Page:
Maria Sharapova Fanclub - Well it must be something of a first (for me anyway) to be referred to as a 'scumbag' by a member of the NFT staff. Still if you run your festival with volunteers, the peanuts on offer will naturally attract its fair share of monkeys (anyway my letter will be in the post).
So onto Shirley Chisholm, who was the first black female congresswoman (post Civil Rights struggle), and who in 1972 decided to run for the Democratic nomination for President. Thus using archive footage combined with up to date interviews with the main players, this documentary is a telling commentary on the status of both black people and women at the beginning of that era. Now obviously she had no chance whatsoever in getting the Democratic nomination, the phrase 'Don Quixote' being used somewhere along the line. However for Shirley Chisholm this was both an opportunity to test her democratic rights, as well as to blaze a trail for those who would inevitably come after her.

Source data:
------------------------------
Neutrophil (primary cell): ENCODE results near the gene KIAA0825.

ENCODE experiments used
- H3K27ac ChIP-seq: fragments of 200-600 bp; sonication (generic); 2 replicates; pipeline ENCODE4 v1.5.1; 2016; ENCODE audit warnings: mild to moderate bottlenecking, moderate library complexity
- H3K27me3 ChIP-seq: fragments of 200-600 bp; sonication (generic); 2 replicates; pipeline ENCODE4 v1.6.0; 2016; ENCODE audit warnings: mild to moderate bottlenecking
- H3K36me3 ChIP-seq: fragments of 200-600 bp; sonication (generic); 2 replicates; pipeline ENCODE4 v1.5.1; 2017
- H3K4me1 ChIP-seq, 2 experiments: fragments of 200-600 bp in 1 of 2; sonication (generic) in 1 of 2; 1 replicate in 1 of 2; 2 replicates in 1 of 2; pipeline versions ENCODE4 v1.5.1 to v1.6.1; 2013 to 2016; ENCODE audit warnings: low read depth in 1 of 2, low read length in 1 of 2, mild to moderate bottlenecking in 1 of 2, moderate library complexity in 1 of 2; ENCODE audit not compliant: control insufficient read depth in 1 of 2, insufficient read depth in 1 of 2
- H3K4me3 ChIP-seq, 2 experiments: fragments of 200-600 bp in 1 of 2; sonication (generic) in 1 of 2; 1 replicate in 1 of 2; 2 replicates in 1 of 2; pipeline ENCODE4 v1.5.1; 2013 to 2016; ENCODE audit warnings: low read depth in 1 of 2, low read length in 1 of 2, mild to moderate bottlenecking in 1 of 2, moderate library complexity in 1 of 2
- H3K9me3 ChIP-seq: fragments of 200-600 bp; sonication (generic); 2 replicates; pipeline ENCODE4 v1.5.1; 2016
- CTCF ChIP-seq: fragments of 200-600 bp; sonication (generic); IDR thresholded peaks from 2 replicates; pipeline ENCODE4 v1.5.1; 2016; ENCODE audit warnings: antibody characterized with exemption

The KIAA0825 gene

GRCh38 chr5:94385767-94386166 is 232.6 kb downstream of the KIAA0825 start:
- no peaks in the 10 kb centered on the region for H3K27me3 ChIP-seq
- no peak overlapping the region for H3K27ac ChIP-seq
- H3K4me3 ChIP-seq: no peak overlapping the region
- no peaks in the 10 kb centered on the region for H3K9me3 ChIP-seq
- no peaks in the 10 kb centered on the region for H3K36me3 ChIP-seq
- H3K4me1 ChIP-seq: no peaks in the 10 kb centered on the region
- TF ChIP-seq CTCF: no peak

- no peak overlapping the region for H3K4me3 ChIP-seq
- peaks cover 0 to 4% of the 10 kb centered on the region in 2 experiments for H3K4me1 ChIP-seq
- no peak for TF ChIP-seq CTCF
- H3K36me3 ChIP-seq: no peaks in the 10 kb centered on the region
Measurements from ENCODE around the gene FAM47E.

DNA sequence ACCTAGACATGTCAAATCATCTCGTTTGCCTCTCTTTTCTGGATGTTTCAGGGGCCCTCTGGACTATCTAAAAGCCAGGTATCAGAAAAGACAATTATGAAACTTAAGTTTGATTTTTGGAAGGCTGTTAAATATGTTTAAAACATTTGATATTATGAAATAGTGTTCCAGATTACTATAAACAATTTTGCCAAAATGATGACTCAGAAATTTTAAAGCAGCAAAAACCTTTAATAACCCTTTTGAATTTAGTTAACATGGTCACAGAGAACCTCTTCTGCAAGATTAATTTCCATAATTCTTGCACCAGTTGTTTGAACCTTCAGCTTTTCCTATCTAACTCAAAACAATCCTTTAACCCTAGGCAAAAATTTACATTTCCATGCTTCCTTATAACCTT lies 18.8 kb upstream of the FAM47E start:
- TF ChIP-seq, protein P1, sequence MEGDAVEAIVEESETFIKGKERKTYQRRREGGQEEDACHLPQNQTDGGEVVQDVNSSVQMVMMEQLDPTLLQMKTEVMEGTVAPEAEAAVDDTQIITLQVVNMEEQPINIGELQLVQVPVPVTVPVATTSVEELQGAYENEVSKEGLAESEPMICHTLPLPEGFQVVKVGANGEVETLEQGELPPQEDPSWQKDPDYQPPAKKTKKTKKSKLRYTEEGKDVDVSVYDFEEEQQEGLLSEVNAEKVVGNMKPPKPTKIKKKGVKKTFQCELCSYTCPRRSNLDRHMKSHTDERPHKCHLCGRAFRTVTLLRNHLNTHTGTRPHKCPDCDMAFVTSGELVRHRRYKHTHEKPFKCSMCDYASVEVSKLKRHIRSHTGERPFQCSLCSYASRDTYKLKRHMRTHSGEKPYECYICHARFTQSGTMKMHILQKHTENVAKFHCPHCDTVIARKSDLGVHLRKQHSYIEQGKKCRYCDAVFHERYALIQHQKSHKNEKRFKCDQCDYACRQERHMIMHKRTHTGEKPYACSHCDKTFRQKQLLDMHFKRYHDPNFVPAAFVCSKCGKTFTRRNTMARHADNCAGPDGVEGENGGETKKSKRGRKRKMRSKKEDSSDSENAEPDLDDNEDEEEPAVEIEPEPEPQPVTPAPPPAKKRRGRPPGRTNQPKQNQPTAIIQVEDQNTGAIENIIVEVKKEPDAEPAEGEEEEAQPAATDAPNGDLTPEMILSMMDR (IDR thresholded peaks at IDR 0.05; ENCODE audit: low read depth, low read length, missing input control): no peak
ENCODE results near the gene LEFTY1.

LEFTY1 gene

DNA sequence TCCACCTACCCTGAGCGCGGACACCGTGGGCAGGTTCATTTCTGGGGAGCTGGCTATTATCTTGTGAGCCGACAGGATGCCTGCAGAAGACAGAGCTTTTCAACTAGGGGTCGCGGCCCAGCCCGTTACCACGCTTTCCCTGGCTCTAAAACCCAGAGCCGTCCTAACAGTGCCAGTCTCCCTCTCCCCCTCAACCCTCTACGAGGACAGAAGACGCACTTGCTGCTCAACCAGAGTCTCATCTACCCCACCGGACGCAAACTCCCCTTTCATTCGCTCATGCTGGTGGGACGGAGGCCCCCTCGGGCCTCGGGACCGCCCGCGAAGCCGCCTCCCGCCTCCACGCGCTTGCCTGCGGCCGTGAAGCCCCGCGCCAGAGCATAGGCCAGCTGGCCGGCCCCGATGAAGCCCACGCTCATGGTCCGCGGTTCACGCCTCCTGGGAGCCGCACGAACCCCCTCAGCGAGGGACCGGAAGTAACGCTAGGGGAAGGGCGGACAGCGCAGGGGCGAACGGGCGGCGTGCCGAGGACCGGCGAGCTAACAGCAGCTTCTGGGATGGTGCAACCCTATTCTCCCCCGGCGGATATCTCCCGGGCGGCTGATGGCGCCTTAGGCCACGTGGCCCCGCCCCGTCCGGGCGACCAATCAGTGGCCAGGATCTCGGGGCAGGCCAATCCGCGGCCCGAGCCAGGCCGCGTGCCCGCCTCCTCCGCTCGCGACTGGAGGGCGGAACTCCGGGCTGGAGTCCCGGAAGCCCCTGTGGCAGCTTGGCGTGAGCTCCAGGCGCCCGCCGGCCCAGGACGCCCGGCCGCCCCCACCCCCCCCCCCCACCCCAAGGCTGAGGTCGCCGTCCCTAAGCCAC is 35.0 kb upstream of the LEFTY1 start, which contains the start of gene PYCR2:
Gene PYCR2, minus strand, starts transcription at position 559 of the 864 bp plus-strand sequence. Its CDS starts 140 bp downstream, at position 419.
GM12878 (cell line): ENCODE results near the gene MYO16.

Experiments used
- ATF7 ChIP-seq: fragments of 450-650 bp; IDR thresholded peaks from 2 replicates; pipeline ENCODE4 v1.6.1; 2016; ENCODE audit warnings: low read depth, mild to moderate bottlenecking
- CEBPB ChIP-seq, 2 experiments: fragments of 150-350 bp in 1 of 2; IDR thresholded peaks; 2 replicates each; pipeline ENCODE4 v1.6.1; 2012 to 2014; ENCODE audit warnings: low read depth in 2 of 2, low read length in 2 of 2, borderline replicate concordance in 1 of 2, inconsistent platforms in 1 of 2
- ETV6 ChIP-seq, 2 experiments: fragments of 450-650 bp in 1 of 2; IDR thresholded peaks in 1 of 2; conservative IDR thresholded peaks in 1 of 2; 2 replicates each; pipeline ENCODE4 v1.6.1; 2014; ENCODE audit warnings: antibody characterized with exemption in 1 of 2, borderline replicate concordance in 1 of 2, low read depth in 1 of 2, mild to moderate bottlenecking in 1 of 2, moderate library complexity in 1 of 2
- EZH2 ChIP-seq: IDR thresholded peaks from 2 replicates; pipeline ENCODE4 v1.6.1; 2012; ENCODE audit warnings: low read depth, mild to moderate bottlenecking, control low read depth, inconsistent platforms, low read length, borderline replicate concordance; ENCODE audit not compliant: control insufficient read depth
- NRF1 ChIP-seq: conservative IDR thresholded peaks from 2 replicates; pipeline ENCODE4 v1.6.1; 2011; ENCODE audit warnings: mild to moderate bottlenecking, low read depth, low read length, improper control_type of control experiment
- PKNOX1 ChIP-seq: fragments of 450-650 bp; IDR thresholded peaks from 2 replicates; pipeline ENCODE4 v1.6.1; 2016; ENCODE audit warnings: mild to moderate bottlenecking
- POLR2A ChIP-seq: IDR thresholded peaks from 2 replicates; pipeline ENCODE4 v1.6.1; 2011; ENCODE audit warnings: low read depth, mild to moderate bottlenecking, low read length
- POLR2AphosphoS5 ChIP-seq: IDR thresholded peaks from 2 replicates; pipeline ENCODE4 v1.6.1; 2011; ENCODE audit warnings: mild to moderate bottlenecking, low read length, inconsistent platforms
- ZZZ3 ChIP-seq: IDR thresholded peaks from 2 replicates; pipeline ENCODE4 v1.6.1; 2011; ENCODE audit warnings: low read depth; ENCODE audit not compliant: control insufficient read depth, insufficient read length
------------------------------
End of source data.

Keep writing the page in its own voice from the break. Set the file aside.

I once read a book about Ted Kennedy's attempt to get the 1980 Democratic nomination from the then sitting Democratic President Jimmy Carter. Ted Kennedy's major campaign mistake was to believe the electorate still consisted of the same bi-polar Democratic/Republican make up as it had in his brother's JFK's day. Instead it had long since been fragmented into black, feminist, gay, pro life, pro choice, fundamentalist Christian etc. etc. factions. In a way, Shirley Chisholm makes the same mistake. Thus she campaigns as a woman not exclusively campaigning on women's issues, and a black person not purely campaigning on black issues. Thus just at the moment in history when the American electorate is becoming thus fragmented, Chisholm was trying to reach out to white middle class America, whilst neglecting her grassroots powerbase. Embarrasingly for her therefore, the black electorate end up ignoring her campaign and instead ended up flinging its weight behind George McGovern.